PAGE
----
More than 150,000 people have taken to the streets of the British capital to voice their anger at the harsh austerity measures by the conservative government.
The Saturday rally, which was organized by activist group the People’s Assembly, saw demonstrators from across the UK
on the streets of London protesting against cuts to health, social housing, jobs and education.
Protest organizers accuse the government of being favorable to the privileged, saying the austerity drive has pushed ordinary Britons further into poverty.
Addressing the protesters, lawmaker Dianne Abbott said, “Austerity is a threat to the National Health Service and to our public services. We must unite to defend them.”
The protesters also called for Prime Minister David Cameron
’s resignation over a recent offshore scandal.
Cameron has been under pressure by the media and the opposition to disclose details of the financial relations between his father, Ian Cameron, and a Panamanian law firm specializing in reducing the tax burdens for the wealthy.
Demonstrators hold placards during an anti-austerity protest in London, Britain, April 16, 2016. (Reuters photo)
Earlier, Cameron rejected the allegations against him and his father over tax evasion as “deeply hurtful and profoundly untrue.”
The Panama Papers are a leak of 11.5 million files from the database of the world’s fourth biggest offshore law firm, Mossack Fonseca. The records, which were obtained from an anonymous source, contain information on 215,000 offshore entities connected to individuals in more than 200 countries and territories.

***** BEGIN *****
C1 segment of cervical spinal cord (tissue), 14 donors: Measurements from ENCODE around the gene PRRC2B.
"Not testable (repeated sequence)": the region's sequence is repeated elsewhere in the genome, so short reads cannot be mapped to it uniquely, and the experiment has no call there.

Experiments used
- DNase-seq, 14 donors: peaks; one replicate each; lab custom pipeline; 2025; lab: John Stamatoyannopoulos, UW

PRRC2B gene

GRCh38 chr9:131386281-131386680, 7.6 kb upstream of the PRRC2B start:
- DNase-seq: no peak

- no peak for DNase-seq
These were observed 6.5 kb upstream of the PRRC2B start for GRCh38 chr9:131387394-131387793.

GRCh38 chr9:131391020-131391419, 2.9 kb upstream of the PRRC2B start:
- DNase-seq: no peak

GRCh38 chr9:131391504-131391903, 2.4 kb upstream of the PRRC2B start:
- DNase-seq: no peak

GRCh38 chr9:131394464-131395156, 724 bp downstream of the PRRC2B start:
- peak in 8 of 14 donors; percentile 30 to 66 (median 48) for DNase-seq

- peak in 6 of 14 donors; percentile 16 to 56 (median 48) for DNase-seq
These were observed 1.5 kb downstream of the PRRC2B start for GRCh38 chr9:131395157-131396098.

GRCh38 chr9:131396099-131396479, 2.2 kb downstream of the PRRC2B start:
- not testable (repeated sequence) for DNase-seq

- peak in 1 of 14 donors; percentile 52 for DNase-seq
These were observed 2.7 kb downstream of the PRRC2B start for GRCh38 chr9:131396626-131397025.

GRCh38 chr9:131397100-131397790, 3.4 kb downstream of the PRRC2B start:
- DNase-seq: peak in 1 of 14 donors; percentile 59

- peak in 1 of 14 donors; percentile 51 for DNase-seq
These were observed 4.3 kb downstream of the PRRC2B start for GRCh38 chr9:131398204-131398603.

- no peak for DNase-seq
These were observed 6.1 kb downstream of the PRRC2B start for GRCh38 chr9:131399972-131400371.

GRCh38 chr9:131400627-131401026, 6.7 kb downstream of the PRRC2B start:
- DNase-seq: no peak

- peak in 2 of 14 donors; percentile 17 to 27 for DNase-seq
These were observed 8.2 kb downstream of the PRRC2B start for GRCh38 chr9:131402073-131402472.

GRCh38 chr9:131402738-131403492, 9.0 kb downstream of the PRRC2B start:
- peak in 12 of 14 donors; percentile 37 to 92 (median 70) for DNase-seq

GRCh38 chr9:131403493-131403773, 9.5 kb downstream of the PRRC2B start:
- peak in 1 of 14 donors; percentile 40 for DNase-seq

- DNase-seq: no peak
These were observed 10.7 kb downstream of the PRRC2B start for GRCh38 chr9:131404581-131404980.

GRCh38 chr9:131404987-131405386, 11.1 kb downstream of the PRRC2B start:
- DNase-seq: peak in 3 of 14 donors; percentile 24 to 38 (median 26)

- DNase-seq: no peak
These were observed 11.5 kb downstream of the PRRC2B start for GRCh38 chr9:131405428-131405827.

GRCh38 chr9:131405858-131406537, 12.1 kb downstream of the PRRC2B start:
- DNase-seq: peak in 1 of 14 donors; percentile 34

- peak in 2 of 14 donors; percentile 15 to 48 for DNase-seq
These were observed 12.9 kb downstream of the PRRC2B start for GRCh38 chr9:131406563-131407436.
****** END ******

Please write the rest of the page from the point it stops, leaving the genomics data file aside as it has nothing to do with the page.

Brexit to leave UK ‘permanently poorer’
The protest rally comes amid Britain’s potential exit from the European Union (EU), known as Brexit.
In an article printed in the Times, UK Chancellor George Osborne warned that the country would be “permanently poorer” if British citizens vote to leave the EU.
Osborne described Brexit as the “most extraordinary self-inflicted wound.”
He is set to publish a 200-page report on the costs and benefits of the EU membership.
Based on the report, Britain’s economy would shrink by six percent by 2030, costing every household the equivalent of £4,300 a year.
Britain’s Chancellor of the Exchequer George Osborne (AFP photo)
“The conclusion is clear for Britain’s economy and for families – leaving the EU would be the most extraordinary self-inflicted wound,” he wrote.
British voters are scheduled to go to the polls on June 23 in a referendum to decide whether to leave the 28-nation bloc or stay in it. Recent opinion polls suggest that voters remain sharply divided on the issue, with about 40 percent on either side and almost 20 percent still undecided.
Supporters of EU membership say Brexit would be a disaster for the UK because it excludes financial services which are a crucial part of the British economy. On the other hand, supporters of the exit campaign accuse the opponents of scaremongering.